For the United States, then, the issue in the Pacific does not really differentiate between basic deterrence and extended deterrence, and outer space and the cyber environment are only additional areas where signaling can occur. Beijing will look to American actions in the aggregate, including naval movements and air and ground force deployments, as well as activities in outer space and the cyber environment in assessing American commitments—the essence of “extended deterrence.” At the same time, it will also employ its own air, land, sea, space, and cyber forces to signal its own resolve and intentions.—Dean Cheng is Senior Research Fellow for Chinese Political and Security Affairs in the Asian Studies Center, of the Kathryn and Shelby Cullom Davis Institute for National Security and Foreign Policy, at The Heritage Foundation.
 Alexander George and Richard Smoke, Deterrence in American Foreign Policy: Theory and Practice (New York: Columbia University Press, 1974), p. 11.
 It is noteworthy that there is no entry for either “electronic deterrence” or “network deterrence” in the Chinese volume of military terminology.
 Ellen Nakashima, “U.S. Decides Against Publicly Blaming China for Data Hack,” The Washington Post, July 21, 2015, https://www.washingtonpost.com/world/national-security/us-avoids-blaming-china-in-data-theft-seen-as-fair-game-in-espionage/2015/07/21/03779096-2eee-11e5-8353-1215475949f4_story.html?hpid=z1 (accessed October 15, 2015).
 For a more extended discussion of Chinese views of deterrence, see Dean Cheng, “Chinese Views on Deterrence,” Joint Force Quarterly, Issue 60 (First Quarter 2011), pp. 92–94, http://www.dtic.mil/doctrine/jfq/jfq-60.pdf (accessed October 15, 2015).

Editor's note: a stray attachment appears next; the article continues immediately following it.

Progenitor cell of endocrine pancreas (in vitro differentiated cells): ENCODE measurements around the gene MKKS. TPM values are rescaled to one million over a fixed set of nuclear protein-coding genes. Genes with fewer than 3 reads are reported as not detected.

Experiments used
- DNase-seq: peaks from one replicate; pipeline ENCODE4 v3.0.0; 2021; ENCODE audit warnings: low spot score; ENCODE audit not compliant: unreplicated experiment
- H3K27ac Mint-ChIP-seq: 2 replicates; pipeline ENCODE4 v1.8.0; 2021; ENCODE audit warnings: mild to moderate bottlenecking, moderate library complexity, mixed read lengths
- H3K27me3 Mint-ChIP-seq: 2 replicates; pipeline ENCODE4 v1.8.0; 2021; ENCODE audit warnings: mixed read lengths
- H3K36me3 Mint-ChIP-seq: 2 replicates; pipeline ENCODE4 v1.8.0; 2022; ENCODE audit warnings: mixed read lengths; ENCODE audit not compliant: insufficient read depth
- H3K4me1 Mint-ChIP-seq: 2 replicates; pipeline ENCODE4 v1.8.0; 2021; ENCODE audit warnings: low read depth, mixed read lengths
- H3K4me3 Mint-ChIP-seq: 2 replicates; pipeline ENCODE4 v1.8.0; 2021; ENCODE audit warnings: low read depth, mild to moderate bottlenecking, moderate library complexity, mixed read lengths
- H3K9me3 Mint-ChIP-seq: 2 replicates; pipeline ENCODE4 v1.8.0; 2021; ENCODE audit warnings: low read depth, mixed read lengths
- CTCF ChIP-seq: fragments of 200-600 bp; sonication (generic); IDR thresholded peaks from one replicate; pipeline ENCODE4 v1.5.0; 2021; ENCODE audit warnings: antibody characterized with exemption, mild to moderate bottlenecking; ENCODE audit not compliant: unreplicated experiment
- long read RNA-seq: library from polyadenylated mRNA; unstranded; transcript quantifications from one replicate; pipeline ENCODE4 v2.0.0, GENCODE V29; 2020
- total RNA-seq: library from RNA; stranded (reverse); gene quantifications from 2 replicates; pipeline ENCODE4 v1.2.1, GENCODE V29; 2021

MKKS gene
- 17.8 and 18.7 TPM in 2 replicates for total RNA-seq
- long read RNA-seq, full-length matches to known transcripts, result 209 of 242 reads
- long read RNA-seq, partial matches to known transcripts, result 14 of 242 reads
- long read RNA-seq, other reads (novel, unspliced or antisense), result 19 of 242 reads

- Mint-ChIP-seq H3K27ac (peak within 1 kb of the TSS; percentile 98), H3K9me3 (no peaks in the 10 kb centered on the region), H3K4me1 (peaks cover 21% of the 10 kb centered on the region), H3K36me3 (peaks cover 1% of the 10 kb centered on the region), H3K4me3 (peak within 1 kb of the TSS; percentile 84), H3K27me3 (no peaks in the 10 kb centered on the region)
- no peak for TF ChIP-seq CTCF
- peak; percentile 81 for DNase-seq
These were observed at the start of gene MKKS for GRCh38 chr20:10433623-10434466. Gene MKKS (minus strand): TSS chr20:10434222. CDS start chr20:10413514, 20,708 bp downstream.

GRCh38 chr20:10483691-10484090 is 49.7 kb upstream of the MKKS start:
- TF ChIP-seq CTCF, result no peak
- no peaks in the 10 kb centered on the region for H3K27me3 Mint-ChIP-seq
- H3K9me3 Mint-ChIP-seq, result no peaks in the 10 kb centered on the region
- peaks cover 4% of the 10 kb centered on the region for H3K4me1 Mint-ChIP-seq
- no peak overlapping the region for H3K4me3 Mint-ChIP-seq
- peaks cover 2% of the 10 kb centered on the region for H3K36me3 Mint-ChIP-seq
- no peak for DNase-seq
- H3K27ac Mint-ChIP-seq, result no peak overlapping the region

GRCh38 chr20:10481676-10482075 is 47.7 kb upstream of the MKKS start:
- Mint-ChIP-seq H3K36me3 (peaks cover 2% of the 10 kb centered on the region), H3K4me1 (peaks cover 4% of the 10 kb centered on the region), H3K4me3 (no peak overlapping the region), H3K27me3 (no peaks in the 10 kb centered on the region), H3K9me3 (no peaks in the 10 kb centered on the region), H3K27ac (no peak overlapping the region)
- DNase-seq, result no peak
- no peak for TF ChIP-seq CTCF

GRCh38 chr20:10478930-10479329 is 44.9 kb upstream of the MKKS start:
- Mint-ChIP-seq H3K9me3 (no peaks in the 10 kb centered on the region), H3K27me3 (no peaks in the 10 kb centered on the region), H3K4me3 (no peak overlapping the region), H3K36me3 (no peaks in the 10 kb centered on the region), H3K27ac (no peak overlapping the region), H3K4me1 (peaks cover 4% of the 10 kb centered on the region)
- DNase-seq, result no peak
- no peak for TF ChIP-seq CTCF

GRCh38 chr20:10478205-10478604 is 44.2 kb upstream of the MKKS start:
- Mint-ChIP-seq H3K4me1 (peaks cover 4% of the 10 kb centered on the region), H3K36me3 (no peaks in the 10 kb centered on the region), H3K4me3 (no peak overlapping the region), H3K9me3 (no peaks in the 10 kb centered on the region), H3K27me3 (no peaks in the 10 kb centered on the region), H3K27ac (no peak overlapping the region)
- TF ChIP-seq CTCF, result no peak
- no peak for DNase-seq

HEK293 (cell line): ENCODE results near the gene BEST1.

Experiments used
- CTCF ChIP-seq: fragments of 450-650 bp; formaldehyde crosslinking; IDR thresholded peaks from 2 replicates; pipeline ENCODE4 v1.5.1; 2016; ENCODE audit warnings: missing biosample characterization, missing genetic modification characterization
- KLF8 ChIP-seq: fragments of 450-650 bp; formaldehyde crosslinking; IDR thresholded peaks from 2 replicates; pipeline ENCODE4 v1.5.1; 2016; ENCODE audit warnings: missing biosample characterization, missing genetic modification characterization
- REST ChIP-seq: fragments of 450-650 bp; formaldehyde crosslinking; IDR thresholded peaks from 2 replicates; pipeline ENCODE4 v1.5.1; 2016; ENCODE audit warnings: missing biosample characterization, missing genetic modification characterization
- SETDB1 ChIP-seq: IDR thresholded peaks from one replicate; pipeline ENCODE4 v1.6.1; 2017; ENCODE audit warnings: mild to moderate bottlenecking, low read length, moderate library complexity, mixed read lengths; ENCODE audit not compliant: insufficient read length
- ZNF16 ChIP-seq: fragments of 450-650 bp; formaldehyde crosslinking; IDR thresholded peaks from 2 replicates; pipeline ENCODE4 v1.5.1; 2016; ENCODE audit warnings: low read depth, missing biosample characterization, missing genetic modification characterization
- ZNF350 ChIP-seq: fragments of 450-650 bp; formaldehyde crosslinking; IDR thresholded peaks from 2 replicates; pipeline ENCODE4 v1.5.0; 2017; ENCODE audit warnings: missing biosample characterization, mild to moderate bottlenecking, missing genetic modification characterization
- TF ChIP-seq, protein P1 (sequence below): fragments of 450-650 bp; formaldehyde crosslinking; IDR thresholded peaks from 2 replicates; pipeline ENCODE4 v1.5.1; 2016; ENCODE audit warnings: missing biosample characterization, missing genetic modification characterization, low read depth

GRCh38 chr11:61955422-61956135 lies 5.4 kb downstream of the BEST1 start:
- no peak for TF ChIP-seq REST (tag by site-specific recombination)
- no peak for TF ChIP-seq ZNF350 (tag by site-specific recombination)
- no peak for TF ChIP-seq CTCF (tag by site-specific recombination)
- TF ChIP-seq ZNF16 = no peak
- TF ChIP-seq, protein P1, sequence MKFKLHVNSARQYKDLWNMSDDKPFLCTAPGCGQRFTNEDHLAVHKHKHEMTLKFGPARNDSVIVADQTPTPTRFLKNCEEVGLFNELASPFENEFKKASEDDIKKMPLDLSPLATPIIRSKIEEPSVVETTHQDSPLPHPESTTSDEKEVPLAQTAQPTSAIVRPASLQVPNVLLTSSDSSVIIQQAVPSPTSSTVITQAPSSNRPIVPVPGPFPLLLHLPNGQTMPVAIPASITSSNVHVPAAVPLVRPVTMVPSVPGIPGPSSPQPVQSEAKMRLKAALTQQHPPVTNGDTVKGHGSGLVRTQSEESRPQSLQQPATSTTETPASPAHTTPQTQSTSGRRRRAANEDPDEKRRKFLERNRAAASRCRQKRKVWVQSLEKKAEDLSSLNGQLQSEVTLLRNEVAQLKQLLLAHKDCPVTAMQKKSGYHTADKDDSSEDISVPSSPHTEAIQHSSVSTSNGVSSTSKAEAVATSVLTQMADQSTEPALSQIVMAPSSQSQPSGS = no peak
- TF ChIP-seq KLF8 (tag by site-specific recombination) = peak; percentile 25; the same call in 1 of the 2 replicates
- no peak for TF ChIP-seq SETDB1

This section is drawn from Jiang Lianju, Space Operations Teaching Materials (Beijing: Military Science Publishing House, 2013), and Chang Xianqi, Military Astronautics, 2nd ed. (Beijing: National Defense Industries Press, 2005).
 Jiang Lianju, Space Operations Teaching Materials, p. 126.
 Chinese People’s Liberation Army Terminology (Beijing: Military Science Publishing House, 2011), p. 262.
 Chinese People’s Liberation Army, National Defense University Scientific Research Department, Chinese Military Encyclopedia, 2nd ed., Military Strategy (Beijing: Chinese Encyclopedia Publishing House, 2007), p. 283.
 AMS Operations Theory and Regulations Research Department and Informationized Operations Theory Research Office, Informationized Operations Theory Study Guide—400 Questions About Informationized Operations (Beijing: Military Science Publishing House, 2005), p. 15.
 Chinese People’s Liberation Army, Chinese Military Encyclopedia, 2nd ed., Military Strategy, p. 213.
 Chi Yajun and Xiao Yunhua, Essentials of Informationized Warfare and Information Operations Theory (Beijing: Military Science Publishing House, 2006), p. 252.
 Li Yousheng, Joint Campaign Teaching Materials (Beijing: Military Science Publishing House, 2012), p. 69.
 Ibid., p. 70.
 Chi Yajun and Xiao Yunhua, Essentials of Informationized Warfare and Information Operations Theory, pp. 302–304.
 AMS Operations Theory and Regulations Research Department and Informationized Operations Theory Research Office, Informationized Operations Theory Study Guide, p. 15.
 Chinese People’s Liberation Army, National Defense University Scientific Research Department, Chinese Military Encyclopedia, 2nd ed., Military Strategy, p. 283.